We’re not talking about contents cover for your office furniture here, although that’s probably a good idea. Instead, we’re going to take a look at professional indemnity insurance (aka ‘PI’) – insurance that helps if a client accuses you of making a mistake or failing to do your work properly.

How vulnerable are you to legal action

If you’re a self-employed knowledge or trades worker providing services or advice to others, you run the risk of being sued. This can happen if a client accuses you of making a mistake, overlooking an important piece of information, getting your facts wrong or just being a below par at what you do, leading to financial losses. If a client decides to take legal action against you to recover their losses, you’ll be pleased to have professional indemnity insurance.

Here are the main reasons a client might have a go at you legally:

  • Failing to provide the agreed services
  • Being negligent in carrying out professional services
  • Providing incomplete, incorrect or badly-done work
  • Making mistakes or forgetting to include something
  • Providing a very low standard of customer service

Protecting your business from legal action

When a client makes a claim against you, it costs time and money to defend yourself – even if you know the claim hasn’t got a leg to stand on. Professional indemnity insurance is designed to protect your business by covering your defence costs and compensation that could be payable to the client, if their legal action succeeds.

Typically, professional indemnity insurance will cover:

  • Damages and claimant costs awarded against your business
  • Legal and defence costs
  • Claims investigation costs
  • Costs related to inquiry attendance
  • Public relations costs

But it won’t cover:

  • Damage you did intentionally
  • Fraud and dishonesty
  • Bodily injury and property damage
  • Data breaches

Who needs professional indemnity insurance?

You could argue that anyone who provides advice or services for money needs professional indemnity insurance, but for many businesses it’s a choice, rather than a hard-and-fast requirement. However, there could be circumstances where you need to have professional indemnity insurance to gain a contract with a specific client. So for some jobs, having the right level of professional indemnity insurance could be a non-negotiable requirement. For example, if you want to work for the government, having professional indemnity insurance is a condition of contract.

As a rule, these roles and business types benefit from having professional indemnity insurance:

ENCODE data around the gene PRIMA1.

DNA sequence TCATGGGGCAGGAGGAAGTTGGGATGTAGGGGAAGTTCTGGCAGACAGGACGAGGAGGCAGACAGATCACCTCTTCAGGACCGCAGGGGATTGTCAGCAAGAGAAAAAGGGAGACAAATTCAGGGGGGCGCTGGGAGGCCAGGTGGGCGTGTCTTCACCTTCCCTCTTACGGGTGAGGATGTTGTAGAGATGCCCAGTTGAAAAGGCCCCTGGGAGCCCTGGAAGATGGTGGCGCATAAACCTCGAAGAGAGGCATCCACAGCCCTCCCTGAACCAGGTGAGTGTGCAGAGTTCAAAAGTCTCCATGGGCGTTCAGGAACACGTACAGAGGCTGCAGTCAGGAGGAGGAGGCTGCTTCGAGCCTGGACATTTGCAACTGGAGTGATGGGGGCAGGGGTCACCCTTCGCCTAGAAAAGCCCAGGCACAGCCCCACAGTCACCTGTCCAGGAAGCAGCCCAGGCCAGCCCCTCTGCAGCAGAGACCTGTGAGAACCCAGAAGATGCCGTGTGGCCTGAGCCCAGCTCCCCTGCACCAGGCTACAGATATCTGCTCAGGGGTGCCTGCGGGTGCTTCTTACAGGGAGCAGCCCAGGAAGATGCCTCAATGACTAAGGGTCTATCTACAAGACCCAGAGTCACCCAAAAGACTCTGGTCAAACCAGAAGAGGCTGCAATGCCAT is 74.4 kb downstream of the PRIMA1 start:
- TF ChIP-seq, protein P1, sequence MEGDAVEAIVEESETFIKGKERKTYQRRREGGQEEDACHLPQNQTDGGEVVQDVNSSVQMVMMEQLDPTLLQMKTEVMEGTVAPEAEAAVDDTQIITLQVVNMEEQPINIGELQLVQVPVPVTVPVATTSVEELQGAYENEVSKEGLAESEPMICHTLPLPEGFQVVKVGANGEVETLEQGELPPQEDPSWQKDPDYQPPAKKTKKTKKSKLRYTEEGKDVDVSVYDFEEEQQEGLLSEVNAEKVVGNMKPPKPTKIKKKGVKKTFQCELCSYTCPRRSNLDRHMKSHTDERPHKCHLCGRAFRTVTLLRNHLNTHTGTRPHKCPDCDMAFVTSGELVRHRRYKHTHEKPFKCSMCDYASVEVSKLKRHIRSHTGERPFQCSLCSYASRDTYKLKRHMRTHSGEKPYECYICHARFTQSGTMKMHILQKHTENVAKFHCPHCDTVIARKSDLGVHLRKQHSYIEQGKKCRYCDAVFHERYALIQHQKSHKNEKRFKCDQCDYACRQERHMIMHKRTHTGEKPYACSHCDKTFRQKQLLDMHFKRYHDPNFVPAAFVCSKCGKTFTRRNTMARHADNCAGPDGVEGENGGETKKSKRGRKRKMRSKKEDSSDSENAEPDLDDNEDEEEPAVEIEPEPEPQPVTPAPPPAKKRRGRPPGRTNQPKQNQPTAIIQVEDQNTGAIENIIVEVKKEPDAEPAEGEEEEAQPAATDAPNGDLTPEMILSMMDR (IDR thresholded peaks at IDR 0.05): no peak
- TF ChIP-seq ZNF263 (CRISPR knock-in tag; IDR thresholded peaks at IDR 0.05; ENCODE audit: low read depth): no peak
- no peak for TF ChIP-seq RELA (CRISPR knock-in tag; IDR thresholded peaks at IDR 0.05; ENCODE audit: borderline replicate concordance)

• Accountant
  • Lawyer
  • Architect
  • Business consultant
  • Construction consultant
  • Real estate agent
  • Advertising or marketing consultant
  • Interior designer
  • Graphic designer
  • Advertising agency
  • Market research company
  • IT consultant
  • Builder
  • Electrician
  • Plumber
  • Other trades involved in construction

What about self-employed medical professionals?

Medical people need medical indemnity insurance, which protects health professionals in situations where services provided could cause illness, injury, financial loss, or any other form of harm through negligence or omission of services. There are a number of insurers who specialise in this sub-type of indemnity insurance.

What about data breaches?

If you’re worried about the risks of data compromise, you need cyber insurance, which can help you recover from a cyber liability, such as a ransomware attack, computer virus, malware infection, DoS (denial of service) attack, loss of data or a privacy breach.

What does professional indemnity insurance cost?

The cost of professional indemnity insurance depends on the size and nature of your business. It’s a good idea to get quotes from a few insurers. Alternatively, you could go to an insurance broker and let them gather some quotes for you.

Scenarios where professional indemnity insurance comes to the rescue:

  • An acoustic consultant was involved in upgrading a historic town hall, so that it could be used for live music concerts and theatre. After the project was complete, it was determined that the hall’s acoustics were worse than before, not better. Concert goers towards the back of the hall couldn’t hear what actors on the stage were saying. The acoustic consultant was sued for negligence. Professional indemnity insurance covered the cost of alterations to fix the hall’s terrible acoustics.
  • An interior design consultant was tasked with ordering custom furniture for a client’s boardroom. When the furniture arrived, it didn’t fit the space. The furniture couldn’t be returned, because it was custom-made. The consultant was sued for failure to meet the requirements of the brief. Insurance cover reimbursed the client for the ill-fitting furniture.
  • An advertising agency printed promotional calendars for a client. Unfortunately, the calendars had two Junes and no July. The reprinting costs of over $12,000 were covered by the agency’s professional indemnity insurance.